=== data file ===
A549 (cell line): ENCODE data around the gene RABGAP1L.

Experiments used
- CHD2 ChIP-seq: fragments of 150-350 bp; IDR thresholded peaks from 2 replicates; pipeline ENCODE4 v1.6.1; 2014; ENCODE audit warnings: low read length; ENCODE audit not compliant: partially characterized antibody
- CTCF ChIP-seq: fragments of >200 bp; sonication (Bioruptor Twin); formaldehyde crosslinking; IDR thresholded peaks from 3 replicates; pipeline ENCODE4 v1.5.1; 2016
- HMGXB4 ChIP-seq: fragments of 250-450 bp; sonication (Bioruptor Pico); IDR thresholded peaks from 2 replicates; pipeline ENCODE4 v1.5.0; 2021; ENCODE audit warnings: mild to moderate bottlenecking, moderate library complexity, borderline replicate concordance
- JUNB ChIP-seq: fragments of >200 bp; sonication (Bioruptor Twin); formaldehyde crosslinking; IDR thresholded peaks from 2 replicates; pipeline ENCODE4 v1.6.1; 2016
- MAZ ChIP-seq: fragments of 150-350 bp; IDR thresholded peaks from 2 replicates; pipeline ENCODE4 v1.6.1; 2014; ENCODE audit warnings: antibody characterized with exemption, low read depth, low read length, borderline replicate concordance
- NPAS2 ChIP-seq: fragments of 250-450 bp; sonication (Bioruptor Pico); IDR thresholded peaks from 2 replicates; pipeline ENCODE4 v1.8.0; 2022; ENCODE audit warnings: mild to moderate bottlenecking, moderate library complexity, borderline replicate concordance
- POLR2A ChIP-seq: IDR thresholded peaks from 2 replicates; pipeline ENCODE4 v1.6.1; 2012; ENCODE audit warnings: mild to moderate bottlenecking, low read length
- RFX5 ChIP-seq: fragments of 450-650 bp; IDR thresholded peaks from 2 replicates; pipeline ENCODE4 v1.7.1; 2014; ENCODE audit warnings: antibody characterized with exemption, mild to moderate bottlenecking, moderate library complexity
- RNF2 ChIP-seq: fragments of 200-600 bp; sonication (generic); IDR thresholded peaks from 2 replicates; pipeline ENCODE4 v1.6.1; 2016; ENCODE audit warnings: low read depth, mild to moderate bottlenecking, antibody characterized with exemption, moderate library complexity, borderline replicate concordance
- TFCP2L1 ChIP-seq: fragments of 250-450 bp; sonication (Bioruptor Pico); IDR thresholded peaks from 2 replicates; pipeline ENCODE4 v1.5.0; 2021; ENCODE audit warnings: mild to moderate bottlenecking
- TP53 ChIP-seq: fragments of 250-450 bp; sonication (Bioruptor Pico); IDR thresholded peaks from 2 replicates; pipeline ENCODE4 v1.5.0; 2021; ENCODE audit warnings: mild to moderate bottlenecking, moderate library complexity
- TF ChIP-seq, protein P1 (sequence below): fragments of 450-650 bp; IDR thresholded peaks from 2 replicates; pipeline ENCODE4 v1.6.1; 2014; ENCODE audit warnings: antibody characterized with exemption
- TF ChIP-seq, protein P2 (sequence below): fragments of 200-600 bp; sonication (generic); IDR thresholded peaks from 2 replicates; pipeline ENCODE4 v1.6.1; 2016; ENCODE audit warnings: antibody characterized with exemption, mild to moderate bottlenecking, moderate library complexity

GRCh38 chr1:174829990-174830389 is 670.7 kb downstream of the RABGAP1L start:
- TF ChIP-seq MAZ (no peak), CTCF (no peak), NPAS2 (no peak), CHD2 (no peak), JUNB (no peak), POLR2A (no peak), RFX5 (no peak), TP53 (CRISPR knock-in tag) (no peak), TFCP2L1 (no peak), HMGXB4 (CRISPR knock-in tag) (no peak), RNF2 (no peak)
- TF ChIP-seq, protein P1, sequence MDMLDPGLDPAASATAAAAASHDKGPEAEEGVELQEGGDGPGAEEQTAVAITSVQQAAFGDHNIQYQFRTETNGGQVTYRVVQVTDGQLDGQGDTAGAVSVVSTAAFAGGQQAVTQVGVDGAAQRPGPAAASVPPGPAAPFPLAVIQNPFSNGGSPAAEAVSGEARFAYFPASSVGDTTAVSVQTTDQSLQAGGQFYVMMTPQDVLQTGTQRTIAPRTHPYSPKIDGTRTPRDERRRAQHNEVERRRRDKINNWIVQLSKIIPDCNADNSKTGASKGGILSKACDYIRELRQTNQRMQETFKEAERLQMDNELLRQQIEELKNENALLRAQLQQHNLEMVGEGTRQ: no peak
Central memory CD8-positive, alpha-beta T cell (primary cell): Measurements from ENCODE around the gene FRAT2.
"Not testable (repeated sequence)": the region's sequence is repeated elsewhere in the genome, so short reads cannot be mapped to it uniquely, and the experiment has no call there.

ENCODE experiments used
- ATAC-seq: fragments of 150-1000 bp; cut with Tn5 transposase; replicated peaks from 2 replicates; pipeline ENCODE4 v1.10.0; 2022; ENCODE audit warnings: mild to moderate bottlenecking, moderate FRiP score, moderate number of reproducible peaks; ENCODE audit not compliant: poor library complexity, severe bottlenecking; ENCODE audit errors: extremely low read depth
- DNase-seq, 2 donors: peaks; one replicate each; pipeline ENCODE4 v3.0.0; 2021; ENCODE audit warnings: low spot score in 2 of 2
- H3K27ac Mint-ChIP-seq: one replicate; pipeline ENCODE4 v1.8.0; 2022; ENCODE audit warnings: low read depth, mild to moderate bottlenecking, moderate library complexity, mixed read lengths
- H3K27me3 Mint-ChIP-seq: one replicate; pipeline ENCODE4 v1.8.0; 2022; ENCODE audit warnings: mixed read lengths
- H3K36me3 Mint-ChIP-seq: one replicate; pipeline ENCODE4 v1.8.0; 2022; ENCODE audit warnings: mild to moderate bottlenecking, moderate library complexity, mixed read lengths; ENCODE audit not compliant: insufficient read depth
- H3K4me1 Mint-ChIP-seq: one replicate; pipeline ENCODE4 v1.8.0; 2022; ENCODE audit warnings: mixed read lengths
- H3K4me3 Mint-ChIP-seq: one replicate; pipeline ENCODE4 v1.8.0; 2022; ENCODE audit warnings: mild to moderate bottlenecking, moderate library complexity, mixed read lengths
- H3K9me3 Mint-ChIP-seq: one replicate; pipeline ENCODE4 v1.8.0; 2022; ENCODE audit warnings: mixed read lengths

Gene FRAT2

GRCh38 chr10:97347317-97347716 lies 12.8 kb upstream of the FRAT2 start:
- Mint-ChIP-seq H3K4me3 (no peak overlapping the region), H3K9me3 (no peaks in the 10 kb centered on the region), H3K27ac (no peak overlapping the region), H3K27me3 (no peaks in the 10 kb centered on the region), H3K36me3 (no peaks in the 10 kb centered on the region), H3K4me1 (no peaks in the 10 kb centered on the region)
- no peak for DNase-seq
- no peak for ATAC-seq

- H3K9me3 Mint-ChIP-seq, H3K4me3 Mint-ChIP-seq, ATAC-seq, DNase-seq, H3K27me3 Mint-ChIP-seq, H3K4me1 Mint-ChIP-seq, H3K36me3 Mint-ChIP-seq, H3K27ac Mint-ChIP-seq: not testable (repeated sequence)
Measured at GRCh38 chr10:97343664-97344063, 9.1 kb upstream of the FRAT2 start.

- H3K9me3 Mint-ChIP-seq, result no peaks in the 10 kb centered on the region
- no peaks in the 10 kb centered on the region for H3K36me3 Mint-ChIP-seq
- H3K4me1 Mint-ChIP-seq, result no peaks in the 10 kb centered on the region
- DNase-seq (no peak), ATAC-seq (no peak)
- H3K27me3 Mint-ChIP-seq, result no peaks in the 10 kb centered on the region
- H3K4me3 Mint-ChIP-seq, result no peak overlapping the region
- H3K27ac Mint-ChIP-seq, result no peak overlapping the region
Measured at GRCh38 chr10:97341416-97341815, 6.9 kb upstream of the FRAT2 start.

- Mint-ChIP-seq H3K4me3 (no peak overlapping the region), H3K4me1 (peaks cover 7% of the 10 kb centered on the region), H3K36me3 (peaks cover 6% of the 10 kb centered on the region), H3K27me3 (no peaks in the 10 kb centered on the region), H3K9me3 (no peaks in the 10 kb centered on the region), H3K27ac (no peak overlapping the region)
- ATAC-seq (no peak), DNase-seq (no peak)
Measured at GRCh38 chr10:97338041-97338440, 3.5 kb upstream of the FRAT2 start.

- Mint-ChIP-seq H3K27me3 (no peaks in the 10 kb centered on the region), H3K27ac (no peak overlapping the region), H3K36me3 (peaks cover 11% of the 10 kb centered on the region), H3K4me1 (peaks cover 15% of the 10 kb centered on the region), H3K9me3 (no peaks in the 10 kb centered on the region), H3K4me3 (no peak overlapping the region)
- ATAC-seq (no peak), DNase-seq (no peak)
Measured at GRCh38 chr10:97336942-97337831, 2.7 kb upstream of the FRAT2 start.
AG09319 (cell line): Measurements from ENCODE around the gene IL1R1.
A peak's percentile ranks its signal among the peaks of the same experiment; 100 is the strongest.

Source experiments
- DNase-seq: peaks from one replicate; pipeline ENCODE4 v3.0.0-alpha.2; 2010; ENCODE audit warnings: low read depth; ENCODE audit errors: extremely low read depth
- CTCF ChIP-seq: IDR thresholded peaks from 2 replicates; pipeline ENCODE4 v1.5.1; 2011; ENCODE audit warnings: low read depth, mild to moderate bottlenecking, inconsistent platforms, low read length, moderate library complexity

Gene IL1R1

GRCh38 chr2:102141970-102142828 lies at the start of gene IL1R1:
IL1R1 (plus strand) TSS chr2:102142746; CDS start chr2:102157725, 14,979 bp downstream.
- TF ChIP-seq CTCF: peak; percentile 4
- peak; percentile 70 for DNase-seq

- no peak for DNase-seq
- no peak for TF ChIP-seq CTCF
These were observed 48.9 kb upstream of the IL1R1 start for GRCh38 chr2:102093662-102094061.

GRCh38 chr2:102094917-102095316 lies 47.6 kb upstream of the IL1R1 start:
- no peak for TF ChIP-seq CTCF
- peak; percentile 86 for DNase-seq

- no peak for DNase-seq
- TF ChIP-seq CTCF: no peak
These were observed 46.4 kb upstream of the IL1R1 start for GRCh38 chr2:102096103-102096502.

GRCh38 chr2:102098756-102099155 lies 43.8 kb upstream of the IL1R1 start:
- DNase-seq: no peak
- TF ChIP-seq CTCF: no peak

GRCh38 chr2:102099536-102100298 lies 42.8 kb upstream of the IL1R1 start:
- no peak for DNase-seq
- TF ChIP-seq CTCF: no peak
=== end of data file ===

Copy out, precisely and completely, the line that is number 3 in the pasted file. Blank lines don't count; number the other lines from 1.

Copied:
- CHD2 ChIP-seq: fragments of 150-350 bp; IDR thresholded peaks from 2 replicates; pipeline ENCODE4 v1.6.1; 2014; ENCODE audit warnings: low read length; ENCODE audit not compliant: partially characterized antibody